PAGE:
The list of countries where the Interrail Pass is valid, is shown in the image below (source: Wikipedia). You can also look at the detailed PDF map from Interrail.
Countries where the Interrail Pass is valid (Source: Wikipedia)

Is it worth it financially?

Compared to taking the plane, it's a tough game. Some flights are insanely cheap (Ryanair or Easyjet), and trains in general rely on costly physical infrastructure and maintenance and therefore rather expensive. So in general, if you target a single country (for holidays or for a weekend), it will most likely be at best on par, if not more expensive to take the train. But it may be way cheaper if you want to travel around Europe through multiple countries.

Compared to just booking normally the tickets that you need, it depends, but it's usually worth it when you travel over a rather long distance and for more than just a round-trip. Once paid, the pass allows you to travel aaaalmost for free, BUT, there are some countries or some types of train which require (paid) reservations. An example is the TGV in France (10, 20 or 30€), or Night trains in Germany (from 14€ to 44€ depending on the comfort). See also further below.

To begin with, check the normal price for instance on https://www.thetrainline.com and compare with the Interrail Global Pass prices. And add some multiple of 10 depending on how much you intend to travel via those paid for routes.

Here's the price list for 1 Adult in 2nd Class:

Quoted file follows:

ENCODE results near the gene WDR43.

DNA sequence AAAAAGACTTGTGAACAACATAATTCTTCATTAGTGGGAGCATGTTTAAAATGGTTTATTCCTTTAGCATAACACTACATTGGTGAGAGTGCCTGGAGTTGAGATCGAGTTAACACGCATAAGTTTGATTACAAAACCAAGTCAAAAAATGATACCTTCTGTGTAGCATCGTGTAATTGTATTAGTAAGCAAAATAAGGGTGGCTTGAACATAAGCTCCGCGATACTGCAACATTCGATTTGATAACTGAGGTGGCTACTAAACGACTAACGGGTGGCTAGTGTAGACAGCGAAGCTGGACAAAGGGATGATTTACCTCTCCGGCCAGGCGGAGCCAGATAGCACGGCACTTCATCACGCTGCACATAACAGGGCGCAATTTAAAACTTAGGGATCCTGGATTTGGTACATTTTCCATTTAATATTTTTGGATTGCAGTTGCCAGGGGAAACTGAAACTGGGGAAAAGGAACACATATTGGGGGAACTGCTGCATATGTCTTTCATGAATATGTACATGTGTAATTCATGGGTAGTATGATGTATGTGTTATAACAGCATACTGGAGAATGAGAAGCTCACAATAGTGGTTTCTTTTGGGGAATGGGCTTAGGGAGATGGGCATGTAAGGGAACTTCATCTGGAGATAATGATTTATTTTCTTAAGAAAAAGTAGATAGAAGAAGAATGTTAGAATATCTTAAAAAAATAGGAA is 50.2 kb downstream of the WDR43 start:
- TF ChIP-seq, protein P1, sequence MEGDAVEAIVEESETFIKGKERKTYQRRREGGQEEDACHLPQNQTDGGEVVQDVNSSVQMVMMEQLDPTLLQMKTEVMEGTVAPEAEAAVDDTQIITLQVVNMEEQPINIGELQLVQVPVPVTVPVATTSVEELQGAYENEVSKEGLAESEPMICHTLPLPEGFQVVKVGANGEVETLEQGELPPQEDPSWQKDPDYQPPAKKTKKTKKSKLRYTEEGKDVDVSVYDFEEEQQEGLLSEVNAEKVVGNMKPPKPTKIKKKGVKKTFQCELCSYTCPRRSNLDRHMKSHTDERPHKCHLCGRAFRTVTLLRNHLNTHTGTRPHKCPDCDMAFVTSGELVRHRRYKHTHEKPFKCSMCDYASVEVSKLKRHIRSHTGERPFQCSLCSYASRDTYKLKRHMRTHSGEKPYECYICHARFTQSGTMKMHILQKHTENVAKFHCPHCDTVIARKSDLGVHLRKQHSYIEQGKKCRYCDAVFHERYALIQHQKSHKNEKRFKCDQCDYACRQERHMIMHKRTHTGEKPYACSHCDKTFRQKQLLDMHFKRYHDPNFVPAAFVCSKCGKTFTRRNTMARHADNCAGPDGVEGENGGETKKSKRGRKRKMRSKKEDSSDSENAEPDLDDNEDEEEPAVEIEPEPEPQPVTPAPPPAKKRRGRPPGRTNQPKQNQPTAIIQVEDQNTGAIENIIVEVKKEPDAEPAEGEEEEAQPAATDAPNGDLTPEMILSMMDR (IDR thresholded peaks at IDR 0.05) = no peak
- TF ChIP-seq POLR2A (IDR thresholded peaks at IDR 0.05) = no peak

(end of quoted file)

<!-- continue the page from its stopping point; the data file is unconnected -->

Type Price at DSB[5] (in €[6]) Price on Interrail.eu
4 travel days within 1 month 1870kr. (251€) 214£ or 246€
5 travel days within 1 month 2144kr. (288€) 245£ or 282€
7 travel days within 1 month 2546kr. (341€) 291£ or 335€
10 travel days within 2 months 3048kr. (409€) 349£ or 401€
15 travel days within 2 months 3747kr. (503€) 429£ or 493€
15 days unlimited 3367kr. (452€) 385£ or 443€
22 days unlimited 3937kr. (528€) 451£ or 518€
1 month unlimited 5092kr. (683€) 583£ or 670€
2 months unlimited 5556kr. (745€) 636£ or 731€
3 months unlimited 6856kr. (920€) 785£ or 902€

The prices in DKK (at the Train Station), EUR or GBP (through Interrail) are within 2.5% of each other. At time of writing, they were more expensive in DKK.

The good thing is, that there are also discounts depending on your age:

Age group Age range Discount
Children 0-11 Free
Youth 12-27 Up to -25%
Adult 28-59 -
Senior 60+ -10%

Where to buy one?

You can get either:

  • a Mobile Pass via the Interrail App (new, and recommended !)
  • a Paper Pass
    • sent by post if you start your travel in more than 10 weekdays:
      • via Interrail in 2 weeks with DHL for 15€ extra.
      • via DSB with PostNord for 100kr extra.
    • directly from the counter at DSB Salg & Service in København H, Aarhus H or Odense Station. If you plan to start your travel within 10 week days, you need to get to go to one of those 3 train stations if you want a paper pass.

Checking the route, before and during the trip

Interrail offers an Online Timetable and the mobile app "Rail Planner" to help plan trips. It's a good place to start.


Online train aggregators like The Train Line (https://www.thetrainline.com) can also be useful to check which is the best route for you, if you're used to using these apps anyway.